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Bleeding Heart (song)

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Title: Bleeding Heart (song)  
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Subject: Elmore James, Bleeding heart, Buddy Miles, Blues (Jimi Hendrix album), War Heroes, Experience (Jimi Hendrix album), Bleeding Heart (album), More Experience
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Bleeding Heart (song)

"Bleeding Heart"
Single by Elmore James
Released April 1965 (1965-04)
Format 7" 45 rpm record
Recorded Beltone Studios, New York City
late February – early March 1961
Genre Blues
Length 2:37
Label Enjoy
Writer(s) Elmore James
Producer(s) Bobby Robinson

"Bleeding Heart" (sometimes called "(My) Bleeding Heart") is a song written and recorded by American blues musician Elmore James in 1961. Considered "among the greatest of James' songs",[1] "Bleeding Heart" was later popularized by Jimi Hendrix, who recorded several versions of the song.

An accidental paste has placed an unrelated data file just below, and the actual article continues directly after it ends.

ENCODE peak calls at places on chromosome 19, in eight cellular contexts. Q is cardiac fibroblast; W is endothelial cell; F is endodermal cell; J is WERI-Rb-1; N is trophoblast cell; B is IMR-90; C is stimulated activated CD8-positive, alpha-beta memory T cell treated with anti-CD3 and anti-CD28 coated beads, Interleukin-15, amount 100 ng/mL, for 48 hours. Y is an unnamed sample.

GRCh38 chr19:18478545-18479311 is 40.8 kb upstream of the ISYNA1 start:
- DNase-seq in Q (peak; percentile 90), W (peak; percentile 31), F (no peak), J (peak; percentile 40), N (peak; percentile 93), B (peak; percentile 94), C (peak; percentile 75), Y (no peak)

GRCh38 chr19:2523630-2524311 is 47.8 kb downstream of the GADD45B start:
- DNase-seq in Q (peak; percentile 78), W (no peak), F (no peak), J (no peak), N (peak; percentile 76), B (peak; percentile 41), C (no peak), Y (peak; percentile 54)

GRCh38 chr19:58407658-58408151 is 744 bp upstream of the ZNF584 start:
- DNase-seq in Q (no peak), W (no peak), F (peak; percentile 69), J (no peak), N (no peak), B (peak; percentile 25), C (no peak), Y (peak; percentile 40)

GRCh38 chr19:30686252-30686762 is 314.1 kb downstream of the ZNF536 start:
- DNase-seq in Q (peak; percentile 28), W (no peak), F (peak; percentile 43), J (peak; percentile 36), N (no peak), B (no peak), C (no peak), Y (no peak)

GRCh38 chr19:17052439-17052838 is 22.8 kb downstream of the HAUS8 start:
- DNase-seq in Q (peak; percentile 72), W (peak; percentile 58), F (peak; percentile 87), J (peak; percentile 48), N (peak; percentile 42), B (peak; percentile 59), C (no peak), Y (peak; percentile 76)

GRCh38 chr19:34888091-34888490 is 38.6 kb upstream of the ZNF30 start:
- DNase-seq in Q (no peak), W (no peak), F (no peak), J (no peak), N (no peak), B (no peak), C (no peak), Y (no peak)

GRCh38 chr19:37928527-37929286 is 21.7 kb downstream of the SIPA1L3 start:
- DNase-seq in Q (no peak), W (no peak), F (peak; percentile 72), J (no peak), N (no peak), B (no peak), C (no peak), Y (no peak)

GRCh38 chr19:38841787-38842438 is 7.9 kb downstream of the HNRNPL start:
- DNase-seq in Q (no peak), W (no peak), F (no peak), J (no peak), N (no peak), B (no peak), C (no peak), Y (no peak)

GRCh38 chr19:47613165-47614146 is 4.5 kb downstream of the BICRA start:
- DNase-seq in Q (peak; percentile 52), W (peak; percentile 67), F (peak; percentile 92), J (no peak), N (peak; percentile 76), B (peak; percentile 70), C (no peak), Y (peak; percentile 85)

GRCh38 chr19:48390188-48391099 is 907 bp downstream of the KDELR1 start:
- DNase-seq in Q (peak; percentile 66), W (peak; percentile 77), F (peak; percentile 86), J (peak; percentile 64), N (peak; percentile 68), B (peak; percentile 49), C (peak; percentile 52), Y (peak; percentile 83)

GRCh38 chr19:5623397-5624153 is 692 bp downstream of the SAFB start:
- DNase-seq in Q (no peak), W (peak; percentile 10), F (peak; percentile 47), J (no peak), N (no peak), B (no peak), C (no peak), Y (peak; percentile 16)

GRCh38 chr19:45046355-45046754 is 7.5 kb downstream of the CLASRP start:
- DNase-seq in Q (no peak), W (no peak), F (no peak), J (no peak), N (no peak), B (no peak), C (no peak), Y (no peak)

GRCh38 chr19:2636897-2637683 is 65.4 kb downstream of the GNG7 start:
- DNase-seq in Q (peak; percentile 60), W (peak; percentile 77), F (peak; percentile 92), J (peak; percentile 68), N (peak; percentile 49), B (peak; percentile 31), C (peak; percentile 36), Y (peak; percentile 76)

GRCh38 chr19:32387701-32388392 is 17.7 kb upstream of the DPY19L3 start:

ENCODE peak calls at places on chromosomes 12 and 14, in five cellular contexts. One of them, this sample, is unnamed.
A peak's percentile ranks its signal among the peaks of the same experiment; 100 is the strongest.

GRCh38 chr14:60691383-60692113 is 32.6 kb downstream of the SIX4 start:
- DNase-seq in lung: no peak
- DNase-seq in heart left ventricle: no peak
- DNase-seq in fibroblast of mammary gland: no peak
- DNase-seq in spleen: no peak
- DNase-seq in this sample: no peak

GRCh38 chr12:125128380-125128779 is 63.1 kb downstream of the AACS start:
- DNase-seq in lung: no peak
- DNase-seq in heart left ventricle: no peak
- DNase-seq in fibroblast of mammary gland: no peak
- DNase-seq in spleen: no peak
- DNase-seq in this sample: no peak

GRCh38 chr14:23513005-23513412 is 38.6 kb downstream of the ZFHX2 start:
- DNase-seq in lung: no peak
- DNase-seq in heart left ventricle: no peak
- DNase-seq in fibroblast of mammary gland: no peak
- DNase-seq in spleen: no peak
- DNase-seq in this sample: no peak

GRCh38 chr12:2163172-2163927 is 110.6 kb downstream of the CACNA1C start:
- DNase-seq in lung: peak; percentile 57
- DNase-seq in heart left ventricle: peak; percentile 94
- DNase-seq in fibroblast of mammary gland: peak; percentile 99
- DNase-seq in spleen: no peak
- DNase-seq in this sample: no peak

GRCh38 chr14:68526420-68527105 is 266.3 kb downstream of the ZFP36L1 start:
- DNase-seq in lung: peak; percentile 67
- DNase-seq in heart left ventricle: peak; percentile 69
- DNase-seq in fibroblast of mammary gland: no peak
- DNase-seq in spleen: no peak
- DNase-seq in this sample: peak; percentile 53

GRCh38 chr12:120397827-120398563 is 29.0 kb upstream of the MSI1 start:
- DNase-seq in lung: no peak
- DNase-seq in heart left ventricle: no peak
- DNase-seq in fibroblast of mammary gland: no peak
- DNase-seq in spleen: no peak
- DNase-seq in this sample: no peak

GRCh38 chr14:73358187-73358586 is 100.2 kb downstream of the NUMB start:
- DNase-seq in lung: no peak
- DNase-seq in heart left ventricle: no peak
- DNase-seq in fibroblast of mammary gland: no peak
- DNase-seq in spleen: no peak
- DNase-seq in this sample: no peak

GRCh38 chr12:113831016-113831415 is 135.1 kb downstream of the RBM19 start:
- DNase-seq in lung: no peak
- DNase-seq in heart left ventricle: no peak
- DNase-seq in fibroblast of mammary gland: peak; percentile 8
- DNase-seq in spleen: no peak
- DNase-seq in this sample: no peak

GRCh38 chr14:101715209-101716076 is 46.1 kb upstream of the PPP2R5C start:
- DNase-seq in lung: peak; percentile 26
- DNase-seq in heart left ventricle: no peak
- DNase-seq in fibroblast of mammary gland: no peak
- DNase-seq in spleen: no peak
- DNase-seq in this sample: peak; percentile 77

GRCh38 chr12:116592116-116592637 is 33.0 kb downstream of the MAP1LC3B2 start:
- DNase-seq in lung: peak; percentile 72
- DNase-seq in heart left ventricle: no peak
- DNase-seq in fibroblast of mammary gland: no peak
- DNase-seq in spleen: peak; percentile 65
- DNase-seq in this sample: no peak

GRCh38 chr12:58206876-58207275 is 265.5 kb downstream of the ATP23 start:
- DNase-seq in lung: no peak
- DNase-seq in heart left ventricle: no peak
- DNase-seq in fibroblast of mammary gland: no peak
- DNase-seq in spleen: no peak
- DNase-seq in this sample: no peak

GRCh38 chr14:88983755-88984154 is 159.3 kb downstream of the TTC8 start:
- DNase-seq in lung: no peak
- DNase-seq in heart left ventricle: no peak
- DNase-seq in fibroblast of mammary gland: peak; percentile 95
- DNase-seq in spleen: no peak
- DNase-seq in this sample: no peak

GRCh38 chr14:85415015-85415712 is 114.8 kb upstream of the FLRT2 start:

Original song

"Bleeding Heart" is a slow-tempo twelve-bar blues that features Elmore James' vocal and slide guitar. It was recorded during one of his last recording sessions and has session musicians providing accompaniment, instead of James' regular band the "Broomdusters". According to producer Bobby Robinson, it was his idea to record James with a "big band sound" and to hire band leader Paul Williams to arrange the horn section.[2] The song opens with one of James' more memorable verses:[3]